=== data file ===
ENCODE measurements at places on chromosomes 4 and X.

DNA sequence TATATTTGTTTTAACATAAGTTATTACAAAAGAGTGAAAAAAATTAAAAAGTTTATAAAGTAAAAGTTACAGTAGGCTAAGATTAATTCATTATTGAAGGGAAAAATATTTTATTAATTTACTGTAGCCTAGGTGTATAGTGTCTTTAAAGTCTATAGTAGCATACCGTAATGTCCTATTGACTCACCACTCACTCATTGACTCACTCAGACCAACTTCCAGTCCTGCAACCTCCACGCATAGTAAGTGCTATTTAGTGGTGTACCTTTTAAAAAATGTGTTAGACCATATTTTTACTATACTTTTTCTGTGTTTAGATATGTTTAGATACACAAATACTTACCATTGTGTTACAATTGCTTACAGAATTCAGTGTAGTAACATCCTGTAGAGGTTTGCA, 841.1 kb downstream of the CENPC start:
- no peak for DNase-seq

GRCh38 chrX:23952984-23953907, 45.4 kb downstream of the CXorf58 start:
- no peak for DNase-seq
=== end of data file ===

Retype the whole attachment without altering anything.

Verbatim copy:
ENCODE measurements at places on chromosomes 4 and X.

DNA sequence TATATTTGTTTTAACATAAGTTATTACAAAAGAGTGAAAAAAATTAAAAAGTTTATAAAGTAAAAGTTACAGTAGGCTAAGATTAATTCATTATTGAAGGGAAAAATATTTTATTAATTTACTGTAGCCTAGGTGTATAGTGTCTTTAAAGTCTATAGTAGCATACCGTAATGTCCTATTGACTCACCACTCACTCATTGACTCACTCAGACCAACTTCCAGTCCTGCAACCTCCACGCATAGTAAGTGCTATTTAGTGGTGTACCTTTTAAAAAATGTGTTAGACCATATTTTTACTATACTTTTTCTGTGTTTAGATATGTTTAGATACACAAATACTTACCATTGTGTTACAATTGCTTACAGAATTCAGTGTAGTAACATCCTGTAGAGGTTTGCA, 841.1 kb downstream of the CENPC start:
- no peak for DNase-seq

GRCh38 chrX:23952984-23953907, 45.4 kb downstream of the CXorf58 start:
- no peak for DNase-seq